- Dealers change calls amid volatility, tepid economic growth
- Deutsche Bank sees 10-year yield falling to 1.75% in 2016
Less than three weeks into the new year, two of Wall Street’s biggest bond dealers are already dialing back the 2016 Treasury yield calls they made at the end of 2015.
JPMorgan Chase & Co. and Deutsche Bank AG reduced forecasts for 10-year yields at the end of last week, wagering the Federal Reserve won’t raise interest rates as many times as policy makers expect. The banks, among the 22 primary dealers that trade with the Fed, say pressures will build amid the depreciation of China’s currency, slowing global economic growth, investor flight from risky assets and a dimming inflation outlook.
Deutsche Bank predicts the 10-year yield will end the year at 1.75 percent, down from the 2.25 percent call it made in December, while JPMorgan says 10-year notes will yield 2.45 percent at year-end, down from a previous forecast of 2.75 percent.
Treasuries have defied bearish calls since the Fed began removing unprecedented monetary policy accommodation enacted to combat the financial crisis. Following the Fed’s move to raise interest rates last month for the first time since 2006, the consensus forecasts is for 10-year yields to climb, ending this year at 2.75 percent. Instead, yields dropped to three-month lows last week as investors sought refuge from a global stock-market rout and as plunging oil prices suppressed the inflation outlook.
"The themes which have driven Treasury yields decisively lower early in 2016 are unlikely to dissipate quickly," JPMorgan strategists including Jay Barry wrote in a report published Jan. 15. The New York-based bank expects the Fed to raise rates three times this year, down from a previous estimate of four. Policy makers expect to boost rates four times in 2016.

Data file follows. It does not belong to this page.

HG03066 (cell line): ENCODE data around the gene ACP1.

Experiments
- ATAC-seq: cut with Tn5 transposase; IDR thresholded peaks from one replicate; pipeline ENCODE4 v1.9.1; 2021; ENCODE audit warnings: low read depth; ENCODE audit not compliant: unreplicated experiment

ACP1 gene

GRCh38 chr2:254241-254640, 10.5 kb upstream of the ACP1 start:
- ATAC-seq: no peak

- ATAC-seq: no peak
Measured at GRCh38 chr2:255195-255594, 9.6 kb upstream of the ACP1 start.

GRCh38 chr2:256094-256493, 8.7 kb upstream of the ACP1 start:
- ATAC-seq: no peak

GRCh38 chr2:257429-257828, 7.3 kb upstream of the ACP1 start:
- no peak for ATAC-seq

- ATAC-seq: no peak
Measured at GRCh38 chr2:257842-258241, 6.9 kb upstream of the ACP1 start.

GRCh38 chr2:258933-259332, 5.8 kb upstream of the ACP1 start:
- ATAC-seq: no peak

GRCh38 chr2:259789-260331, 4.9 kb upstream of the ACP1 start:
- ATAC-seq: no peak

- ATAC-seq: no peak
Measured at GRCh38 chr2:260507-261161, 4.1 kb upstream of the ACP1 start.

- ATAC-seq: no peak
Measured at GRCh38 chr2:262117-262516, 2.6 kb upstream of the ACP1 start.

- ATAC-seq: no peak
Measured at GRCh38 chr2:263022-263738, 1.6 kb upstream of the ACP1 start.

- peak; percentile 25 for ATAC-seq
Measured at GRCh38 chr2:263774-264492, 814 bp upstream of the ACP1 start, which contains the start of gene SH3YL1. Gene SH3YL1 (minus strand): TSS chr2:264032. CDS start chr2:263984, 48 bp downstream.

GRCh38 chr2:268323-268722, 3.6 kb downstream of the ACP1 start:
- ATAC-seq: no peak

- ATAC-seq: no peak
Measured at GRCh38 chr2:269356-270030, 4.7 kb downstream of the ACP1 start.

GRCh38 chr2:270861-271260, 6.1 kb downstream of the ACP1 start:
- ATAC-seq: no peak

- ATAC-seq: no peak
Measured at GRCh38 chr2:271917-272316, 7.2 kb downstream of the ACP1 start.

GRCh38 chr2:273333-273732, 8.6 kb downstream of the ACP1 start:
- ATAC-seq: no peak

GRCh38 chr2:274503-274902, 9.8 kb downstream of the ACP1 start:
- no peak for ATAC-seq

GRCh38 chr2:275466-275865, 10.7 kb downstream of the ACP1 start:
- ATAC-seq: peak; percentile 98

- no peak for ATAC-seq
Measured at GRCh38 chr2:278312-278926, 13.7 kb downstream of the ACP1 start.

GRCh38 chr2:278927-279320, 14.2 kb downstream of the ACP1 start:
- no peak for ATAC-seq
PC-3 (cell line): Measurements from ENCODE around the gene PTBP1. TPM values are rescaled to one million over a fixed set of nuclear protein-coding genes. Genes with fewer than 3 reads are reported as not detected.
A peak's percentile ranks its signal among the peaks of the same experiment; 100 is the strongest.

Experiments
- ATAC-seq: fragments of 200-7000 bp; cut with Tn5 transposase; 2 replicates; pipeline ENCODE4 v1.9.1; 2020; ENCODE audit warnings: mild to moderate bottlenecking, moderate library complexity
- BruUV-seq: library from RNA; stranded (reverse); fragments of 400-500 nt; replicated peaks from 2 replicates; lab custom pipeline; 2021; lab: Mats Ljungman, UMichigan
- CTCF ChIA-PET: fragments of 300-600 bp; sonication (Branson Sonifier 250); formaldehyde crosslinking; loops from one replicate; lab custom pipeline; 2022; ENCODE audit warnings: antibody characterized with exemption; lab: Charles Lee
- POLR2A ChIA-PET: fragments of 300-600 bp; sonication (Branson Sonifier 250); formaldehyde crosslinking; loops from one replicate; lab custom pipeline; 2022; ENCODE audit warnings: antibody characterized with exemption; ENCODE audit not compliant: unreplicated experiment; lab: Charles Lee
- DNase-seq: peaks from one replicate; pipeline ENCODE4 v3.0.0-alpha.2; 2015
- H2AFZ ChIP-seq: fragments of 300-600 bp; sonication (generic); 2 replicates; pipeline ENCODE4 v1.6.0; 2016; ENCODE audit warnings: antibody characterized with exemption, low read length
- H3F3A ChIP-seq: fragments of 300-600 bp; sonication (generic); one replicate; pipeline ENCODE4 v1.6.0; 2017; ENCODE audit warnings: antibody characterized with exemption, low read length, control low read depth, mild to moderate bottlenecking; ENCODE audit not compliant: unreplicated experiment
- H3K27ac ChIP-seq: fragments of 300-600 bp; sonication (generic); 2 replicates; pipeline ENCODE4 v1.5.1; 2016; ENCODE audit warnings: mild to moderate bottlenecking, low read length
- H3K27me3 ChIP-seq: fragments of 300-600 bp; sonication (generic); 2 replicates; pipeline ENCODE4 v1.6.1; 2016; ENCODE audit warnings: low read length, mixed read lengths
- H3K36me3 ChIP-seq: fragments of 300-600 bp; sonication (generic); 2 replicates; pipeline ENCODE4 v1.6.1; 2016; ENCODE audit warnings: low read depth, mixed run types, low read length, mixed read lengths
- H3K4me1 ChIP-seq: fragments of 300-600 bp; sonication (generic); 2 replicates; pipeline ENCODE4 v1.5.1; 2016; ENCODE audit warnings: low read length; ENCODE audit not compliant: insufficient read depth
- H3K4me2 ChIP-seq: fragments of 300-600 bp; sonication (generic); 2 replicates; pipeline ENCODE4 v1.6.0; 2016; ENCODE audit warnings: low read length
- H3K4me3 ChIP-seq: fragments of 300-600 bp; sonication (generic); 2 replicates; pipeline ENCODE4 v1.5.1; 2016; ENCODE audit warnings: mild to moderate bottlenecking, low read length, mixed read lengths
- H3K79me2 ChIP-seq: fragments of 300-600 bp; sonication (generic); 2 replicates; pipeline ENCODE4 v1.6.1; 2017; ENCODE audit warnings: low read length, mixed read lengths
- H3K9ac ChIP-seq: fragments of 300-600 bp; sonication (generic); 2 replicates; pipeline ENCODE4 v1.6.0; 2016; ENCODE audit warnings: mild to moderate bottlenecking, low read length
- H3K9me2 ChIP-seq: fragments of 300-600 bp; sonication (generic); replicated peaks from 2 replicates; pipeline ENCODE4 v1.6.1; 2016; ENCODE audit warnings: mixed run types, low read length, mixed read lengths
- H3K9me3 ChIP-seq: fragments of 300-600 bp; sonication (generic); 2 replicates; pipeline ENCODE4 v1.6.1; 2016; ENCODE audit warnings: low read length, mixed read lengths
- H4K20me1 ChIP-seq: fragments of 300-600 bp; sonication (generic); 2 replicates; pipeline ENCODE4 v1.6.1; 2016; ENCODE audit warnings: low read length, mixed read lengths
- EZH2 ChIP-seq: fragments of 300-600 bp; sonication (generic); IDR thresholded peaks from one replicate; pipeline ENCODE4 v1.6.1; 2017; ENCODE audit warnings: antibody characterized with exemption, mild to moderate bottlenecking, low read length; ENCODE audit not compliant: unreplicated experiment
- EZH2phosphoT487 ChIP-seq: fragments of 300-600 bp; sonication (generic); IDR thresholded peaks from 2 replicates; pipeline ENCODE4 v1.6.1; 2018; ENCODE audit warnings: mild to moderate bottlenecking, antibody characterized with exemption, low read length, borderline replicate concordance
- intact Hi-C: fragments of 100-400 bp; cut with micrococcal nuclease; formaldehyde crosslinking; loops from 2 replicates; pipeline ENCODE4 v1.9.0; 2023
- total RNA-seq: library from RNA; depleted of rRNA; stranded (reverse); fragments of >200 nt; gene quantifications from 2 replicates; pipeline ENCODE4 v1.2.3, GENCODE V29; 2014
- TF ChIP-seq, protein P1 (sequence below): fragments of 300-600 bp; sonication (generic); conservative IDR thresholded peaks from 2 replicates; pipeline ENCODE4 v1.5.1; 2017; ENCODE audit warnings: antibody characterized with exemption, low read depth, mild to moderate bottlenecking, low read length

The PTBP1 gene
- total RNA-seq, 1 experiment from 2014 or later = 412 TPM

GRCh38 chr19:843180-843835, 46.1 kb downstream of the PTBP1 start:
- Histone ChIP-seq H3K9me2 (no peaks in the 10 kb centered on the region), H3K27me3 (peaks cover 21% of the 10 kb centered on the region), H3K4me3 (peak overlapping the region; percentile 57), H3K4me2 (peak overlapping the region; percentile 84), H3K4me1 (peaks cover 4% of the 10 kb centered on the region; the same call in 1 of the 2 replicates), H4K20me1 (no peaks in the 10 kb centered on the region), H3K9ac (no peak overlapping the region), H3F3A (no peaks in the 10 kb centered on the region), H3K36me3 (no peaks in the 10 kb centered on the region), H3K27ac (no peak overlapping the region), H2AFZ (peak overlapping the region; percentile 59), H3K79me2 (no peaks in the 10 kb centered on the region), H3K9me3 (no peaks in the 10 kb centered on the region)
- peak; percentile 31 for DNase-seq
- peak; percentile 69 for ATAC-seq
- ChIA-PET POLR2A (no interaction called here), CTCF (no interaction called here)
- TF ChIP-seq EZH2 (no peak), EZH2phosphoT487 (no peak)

The benchmark 10-year Treasury note yielded 2.06 percent as of 5 p.m. New York time, according to Bloomberg Bond Trader data. The price on the 2.25 percent security due in November 2025 fell about 6/32, or $1.88 per $1,000 face amount, to 101 23/32. Treasuries fell as U.S. stocks recovered to post gains.
Yields touched 1.98 percent on Jan. 15, the lowest since October. They’re down from 2.3 percent on Dec. 16, when the Fed raised its benchmark from near zero.
Deutsche Bank, based in Frankfurt, also cited the strong dollar and weak commodities, stemming from slowing demand from China, as a challenge to the Fed.
China is "symptomatic of weak global demand and the underlying risk of truly divergent monetary policy in the U.S.," Deutsche Bank strategists led by Dominic Konstam wrote in a note dated Jan. 15. The Fed may "skip March and signal a pause, or hike at the March meeting and signal a longer pause."
Futures traders assign about a 31 percent chance that the Fed will boost borrowing costs in March, based on the assumption that the effective fed funds rate will trade at the middle of the new target range after the next increase. That implied probability rose as high as 53 percent on Dec. 30.